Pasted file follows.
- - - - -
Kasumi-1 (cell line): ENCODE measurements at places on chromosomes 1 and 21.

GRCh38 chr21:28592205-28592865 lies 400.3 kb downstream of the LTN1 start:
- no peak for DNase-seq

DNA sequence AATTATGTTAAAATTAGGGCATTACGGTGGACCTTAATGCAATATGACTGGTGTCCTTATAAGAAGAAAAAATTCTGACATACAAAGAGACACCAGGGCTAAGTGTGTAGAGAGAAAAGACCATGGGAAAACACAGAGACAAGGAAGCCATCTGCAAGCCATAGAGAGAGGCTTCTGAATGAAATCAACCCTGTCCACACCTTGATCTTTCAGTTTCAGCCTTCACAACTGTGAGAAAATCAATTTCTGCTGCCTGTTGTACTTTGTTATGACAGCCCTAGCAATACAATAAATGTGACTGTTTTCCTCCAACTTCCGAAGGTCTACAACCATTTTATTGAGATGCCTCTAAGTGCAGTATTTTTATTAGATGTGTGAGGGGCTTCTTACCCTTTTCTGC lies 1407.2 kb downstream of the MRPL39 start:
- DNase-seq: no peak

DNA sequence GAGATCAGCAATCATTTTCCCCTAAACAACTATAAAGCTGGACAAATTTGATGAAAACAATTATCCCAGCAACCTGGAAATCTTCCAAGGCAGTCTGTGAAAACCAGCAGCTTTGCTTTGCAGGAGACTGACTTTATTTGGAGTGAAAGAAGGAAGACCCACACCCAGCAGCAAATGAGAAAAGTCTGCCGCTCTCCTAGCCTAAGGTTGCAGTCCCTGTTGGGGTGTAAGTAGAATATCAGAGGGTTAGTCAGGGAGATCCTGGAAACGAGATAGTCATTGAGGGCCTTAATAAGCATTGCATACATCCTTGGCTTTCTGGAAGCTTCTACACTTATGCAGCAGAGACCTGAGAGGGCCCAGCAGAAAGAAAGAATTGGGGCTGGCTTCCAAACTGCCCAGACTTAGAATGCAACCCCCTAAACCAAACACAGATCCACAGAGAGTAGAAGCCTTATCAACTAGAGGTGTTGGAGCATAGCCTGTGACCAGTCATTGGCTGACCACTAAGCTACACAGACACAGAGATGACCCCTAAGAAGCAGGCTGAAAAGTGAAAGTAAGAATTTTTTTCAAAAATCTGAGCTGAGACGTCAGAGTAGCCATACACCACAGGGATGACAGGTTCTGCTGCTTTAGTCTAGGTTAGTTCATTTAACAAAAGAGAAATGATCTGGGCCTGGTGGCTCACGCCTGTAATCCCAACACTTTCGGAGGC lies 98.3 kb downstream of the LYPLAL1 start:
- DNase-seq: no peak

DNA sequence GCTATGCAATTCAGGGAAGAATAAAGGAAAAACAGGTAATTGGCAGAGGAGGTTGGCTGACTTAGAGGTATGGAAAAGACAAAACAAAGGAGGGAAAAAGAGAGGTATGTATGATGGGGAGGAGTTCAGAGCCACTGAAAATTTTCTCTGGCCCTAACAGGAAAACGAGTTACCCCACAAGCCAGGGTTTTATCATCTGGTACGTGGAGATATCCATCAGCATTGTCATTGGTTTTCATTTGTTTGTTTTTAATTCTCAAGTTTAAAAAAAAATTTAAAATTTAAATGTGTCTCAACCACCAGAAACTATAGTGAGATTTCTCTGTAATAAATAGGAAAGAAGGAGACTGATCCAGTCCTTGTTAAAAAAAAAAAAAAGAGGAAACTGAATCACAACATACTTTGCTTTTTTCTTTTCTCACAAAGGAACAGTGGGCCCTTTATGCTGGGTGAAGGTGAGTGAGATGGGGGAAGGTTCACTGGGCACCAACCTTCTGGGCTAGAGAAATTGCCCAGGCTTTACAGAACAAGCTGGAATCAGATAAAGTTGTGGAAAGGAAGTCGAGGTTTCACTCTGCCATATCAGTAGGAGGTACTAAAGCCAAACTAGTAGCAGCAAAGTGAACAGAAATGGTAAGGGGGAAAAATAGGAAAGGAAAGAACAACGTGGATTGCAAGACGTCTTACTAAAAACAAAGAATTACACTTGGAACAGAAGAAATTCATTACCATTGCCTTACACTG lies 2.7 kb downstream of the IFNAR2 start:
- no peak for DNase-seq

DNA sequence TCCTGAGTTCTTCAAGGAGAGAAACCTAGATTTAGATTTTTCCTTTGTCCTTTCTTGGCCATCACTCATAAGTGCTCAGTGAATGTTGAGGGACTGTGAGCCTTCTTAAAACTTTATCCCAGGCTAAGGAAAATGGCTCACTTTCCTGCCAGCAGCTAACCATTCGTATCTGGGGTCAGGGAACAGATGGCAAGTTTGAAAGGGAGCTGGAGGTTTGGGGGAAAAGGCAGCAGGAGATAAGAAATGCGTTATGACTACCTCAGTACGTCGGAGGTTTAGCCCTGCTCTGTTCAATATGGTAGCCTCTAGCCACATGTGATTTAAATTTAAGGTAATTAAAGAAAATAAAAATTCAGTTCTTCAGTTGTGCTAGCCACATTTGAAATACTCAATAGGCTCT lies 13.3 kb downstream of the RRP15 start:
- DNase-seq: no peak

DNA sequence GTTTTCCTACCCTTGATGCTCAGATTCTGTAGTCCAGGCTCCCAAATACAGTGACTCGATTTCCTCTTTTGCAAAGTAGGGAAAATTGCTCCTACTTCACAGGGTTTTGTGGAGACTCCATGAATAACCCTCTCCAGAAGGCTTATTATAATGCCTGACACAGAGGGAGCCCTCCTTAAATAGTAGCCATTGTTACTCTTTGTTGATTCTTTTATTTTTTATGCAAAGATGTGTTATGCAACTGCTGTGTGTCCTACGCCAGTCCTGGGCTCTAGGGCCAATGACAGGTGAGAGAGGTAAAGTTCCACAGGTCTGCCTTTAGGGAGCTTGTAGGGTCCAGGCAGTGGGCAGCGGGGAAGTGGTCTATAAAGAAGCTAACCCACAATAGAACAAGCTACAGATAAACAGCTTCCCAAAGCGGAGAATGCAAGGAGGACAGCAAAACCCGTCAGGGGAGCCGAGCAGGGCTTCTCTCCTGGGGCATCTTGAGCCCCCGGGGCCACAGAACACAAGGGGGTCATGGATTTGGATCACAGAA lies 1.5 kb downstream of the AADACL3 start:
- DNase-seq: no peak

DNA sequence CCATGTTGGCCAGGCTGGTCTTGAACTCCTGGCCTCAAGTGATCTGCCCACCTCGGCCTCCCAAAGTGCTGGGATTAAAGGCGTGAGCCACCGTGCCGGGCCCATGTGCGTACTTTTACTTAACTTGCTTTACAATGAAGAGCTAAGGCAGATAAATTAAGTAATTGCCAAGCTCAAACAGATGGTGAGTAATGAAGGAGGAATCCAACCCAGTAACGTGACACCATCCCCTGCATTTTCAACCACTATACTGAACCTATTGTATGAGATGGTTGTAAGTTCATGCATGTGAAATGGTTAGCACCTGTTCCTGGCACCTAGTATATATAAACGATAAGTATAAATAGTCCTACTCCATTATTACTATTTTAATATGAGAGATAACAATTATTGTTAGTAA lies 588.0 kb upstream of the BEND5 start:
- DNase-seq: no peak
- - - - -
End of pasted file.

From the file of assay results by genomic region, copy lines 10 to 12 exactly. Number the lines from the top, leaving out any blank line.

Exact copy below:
DNA sequence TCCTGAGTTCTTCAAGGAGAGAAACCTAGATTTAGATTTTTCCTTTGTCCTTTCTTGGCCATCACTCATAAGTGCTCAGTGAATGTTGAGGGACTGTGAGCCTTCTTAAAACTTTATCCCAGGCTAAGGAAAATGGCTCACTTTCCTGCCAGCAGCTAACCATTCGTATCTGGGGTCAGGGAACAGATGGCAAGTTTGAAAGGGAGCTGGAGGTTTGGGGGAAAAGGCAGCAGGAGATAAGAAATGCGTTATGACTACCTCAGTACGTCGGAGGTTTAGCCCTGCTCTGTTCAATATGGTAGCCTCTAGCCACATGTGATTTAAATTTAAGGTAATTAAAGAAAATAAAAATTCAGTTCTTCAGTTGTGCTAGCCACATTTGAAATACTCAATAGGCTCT lies 13.3 kb downstream of the RRP15 start:
- DNase-seq: no peak

DNA sequence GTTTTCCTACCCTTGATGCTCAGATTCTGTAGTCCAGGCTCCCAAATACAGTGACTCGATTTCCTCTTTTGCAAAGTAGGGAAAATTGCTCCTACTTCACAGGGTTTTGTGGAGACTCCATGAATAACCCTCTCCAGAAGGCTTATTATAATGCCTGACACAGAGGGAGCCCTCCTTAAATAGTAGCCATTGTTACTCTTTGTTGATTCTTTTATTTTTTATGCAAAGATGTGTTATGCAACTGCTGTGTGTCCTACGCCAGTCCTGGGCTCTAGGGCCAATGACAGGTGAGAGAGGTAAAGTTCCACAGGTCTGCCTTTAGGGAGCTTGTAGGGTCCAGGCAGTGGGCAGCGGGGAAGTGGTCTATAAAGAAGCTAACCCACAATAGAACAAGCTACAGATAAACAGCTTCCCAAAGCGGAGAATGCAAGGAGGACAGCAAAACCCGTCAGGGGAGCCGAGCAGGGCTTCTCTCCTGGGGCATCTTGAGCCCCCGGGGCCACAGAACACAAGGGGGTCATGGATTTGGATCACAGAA lies 1.5 kb downstream of the AADACL3 start: